Like every other hobbit, Bilbo Baggins likes nothing better than a quiet evening in his snug hole in the ground, dining on a sumptuous dinner in front of a fire. But when a wandering wizard captivates him with tales of the unknown, Bilbo becomes restless. Soon he joins the wizard’s band of homeless dwarves in search of giant spiders, savage wolves, and other dangers. Bilbo quickly tires of the quest for adventure and longs for the security of his familiar home. But before he can return to his life of comfort, he must face the greatest threat of all - a treasure-troving dragon named Smaug.
In this fantasy classic, master storyteller J.R.R. Tolkein creates a bewitching world filled with delightful creatures and thrilling dangers. Narrator Rob Inglis will hold listeners of all ages spellbound with his skillful portrayal of hobbits, dwarves, and enchanted beasts.
©1966 J.R.R. Tolkien (P)1991 Recorded Books
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I purchased the audio edition and the Kindle edition both. I love having both and being able to go back and forth I've been looking forward to this Audible unabridged version for some time.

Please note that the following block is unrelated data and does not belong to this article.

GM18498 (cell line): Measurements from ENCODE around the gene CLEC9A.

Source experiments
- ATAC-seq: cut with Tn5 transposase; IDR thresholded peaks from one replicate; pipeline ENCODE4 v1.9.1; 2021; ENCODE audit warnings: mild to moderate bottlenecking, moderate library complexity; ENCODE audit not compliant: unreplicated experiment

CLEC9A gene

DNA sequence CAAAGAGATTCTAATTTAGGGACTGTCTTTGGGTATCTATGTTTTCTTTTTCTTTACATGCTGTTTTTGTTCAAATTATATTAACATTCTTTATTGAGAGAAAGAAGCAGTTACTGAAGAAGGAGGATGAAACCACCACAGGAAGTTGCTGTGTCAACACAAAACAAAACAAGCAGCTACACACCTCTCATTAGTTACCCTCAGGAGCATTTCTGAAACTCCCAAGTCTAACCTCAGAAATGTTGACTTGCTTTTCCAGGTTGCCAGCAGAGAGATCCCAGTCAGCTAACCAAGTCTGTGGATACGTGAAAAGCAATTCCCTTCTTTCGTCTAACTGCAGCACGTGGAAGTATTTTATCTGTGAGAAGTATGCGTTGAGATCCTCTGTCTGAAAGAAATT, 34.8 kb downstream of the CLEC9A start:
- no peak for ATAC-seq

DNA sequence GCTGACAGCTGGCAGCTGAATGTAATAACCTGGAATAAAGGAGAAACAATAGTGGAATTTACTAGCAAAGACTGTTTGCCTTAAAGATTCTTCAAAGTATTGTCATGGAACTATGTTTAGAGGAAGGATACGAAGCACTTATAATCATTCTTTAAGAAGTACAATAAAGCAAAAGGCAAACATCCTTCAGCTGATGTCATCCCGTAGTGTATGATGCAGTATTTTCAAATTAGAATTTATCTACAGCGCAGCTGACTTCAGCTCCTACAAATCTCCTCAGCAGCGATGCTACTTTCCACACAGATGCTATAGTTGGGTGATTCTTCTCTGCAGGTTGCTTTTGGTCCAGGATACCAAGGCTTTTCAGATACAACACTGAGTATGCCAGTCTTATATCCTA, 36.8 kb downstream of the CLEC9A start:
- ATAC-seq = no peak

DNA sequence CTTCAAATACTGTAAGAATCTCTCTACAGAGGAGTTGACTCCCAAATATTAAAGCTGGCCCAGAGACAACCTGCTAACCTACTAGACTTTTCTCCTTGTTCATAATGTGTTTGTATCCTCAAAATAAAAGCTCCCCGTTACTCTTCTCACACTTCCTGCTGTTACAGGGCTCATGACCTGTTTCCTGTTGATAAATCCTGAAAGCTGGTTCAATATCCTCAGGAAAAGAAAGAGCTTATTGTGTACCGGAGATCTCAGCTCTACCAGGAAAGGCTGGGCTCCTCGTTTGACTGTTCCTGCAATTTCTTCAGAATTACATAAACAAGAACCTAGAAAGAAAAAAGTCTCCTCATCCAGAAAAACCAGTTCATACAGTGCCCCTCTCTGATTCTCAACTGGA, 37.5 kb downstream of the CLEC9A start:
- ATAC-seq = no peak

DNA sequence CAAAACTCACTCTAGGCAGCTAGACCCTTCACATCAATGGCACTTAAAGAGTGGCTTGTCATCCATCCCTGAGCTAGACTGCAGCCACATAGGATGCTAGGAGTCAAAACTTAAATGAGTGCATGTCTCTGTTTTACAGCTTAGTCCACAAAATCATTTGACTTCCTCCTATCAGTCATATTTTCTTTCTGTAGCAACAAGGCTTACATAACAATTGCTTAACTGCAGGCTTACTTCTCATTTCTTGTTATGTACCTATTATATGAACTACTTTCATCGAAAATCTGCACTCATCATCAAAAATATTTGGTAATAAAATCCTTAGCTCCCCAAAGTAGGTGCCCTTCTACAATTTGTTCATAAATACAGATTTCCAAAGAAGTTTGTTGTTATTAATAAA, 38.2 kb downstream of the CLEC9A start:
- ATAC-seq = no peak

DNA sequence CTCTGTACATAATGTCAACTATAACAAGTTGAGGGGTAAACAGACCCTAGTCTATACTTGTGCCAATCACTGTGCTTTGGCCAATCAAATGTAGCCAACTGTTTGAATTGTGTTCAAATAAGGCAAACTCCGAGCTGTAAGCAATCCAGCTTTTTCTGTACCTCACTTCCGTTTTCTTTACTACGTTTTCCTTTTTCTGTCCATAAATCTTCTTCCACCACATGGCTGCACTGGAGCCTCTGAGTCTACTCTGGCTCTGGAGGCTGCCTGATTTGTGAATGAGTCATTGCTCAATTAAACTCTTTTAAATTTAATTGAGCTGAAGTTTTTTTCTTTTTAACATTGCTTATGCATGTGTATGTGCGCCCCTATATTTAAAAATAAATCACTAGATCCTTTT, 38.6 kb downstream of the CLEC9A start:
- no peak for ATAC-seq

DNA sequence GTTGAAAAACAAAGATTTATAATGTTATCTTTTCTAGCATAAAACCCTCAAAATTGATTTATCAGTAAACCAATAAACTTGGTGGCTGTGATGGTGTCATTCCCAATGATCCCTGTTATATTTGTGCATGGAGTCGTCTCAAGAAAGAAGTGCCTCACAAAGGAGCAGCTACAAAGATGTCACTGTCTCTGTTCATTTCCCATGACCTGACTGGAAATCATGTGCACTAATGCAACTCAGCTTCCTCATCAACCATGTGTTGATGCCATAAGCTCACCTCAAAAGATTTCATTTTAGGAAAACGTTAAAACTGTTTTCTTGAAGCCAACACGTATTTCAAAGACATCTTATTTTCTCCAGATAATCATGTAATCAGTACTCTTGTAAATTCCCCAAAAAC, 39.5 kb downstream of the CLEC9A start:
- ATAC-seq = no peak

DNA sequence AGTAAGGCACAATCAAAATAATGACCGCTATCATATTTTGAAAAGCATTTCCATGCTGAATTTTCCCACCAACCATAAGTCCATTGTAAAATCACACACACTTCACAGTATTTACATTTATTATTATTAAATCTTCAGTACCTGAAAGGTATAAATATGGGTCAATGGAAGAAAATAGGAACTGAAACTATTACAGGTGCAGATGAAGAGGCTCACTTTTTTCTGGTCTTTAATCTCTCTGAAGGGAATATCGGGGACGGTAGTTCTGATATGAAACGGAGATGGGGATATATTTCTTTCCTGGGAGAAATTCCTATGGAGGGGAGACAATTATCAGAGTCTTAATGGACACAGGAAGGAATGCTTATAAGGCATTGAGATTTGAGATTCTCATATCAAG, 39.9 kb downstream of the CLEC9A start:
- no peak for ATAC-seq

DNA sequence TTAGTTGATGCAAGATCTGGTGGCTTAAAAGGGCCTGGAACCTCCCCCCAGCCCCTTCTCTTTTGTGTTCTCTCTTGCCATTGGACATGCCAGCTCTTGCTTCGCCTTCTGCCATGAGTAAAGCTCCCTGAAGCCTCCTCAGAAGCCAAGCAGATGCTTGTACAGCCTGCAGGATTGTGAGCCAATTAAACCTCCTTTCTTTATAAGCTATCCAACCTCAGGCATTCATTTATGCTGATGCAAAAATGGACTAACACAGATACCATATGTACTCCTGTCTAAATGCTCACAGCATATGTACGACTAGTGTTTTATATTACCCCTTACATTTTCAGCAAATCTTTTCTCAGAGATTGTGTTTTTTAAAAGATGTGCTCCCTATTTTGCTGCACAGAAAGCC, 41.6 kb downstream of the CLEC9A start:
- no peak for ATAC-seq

Gandalf of course.
Every word of it. I'm a slobbering fan
Thank you so much for making this unabridged version available and for allowing it to whisper sink it back and forth with my Kindle
Love the story, No problem there.
The Audio Book is not downloading in my Kindle. The Book is there & I see the audio portion is Queued but no status bar is showing and it is just not downloading. I'm finding it very frustrating.
I'll start off by saying that this is by no means a necessarily bad novel, but nor the great novel so many claim it to be.
I went I to this expecting an epic quest for treasure, but quite frankly it was more like reading about a group of Boy Scouts on a camping trip! No seriously, Gandalf would be the scout master, and Bilbo would be the whinny scout who needs to grow a pair. Tolkien's writing tended to meander and good off on tangents, and many a time I wondered when the hell we were getting to the point.
Frankly, I think that "it was a fine and blustery day in the hundred acre Shire" might have been a more appropriate begging. I was half expecting Pooh and Tigger to jump out at any given point. I'm beginning to understand what Michael Moorecock has against Tolkien.